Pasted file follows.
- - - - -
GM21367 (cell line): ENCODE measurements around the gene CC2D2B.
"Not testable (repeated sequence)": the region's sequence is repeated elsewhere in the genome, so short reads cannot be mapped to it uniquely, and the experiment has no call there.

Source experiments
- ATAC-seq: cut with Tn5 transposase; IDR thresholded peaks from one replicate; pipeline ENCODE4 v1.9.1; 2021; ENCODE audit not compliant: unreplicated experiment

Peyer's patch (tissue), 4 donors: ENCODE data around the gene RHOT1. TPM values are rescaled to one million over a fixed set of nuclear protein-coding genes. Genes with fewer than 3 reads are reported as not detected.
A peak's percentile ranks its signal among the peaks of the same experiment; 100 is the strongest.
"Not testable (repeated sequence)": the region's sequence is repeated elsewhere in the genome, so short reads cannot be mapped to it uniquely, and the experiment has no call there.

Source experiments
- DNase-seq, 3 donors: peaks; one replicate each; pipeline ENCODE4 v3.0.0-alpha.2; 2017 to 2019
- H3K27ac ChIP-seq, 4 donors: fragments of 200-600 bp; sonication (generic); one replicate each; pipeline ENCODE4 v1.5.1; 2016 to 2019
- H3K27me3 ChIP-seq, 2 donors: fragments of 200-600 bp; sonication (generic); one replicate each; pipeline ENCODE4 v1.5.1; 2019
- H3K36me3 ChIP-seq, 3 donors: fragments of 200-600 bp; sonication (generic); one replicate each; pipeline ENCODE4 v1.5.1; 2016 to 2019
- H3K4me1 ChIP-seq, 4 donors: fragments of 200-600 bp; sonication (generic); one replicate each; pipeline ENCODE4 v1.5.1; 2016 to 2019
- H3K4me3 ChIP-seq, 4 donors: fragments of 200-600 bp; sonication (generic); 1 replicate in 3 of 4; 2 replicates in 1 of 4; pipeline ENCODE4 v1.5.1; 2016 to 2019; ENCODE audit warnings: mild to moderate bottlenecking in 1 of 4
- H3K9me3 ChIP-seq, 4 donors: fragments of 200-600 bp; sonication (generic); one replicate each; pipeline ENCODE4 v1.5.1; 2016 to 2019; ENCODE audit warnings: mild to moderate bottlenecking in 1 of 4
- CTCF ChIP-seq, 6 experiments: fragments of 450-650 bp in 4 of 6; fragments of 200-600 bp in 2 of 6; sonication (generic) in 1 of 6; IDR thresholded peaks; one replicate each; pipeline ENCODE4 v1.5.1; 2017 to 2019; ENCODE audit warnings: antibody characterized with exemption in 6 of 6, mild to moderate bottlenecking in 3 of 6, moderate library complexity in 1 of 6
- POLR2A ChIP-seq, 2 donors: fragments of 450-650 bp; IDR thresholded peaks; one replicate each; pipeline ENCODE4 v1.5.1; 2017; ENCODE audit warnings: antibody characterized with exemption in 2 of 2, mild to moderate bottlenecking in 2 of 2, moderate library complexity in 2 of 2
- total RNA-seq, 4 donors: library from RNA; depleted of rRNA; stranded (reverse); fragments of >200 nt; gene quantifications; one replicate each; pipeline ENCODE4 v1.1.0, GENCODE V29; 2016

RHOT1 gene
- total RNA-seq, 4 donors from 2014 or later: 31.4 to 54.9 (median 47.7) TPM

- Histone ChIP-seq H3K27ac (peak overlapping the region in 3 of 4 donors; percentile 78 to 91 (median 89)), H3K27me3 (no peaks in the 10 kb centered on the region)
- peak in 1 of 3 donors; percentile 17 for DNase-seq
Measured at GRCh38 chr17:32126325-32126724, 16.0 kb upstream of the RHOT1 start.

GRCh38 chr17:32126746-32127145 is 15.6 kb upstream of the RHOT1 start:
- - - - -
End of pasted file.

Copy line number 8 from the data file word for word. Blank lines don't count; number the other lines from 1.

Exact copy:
Source experiments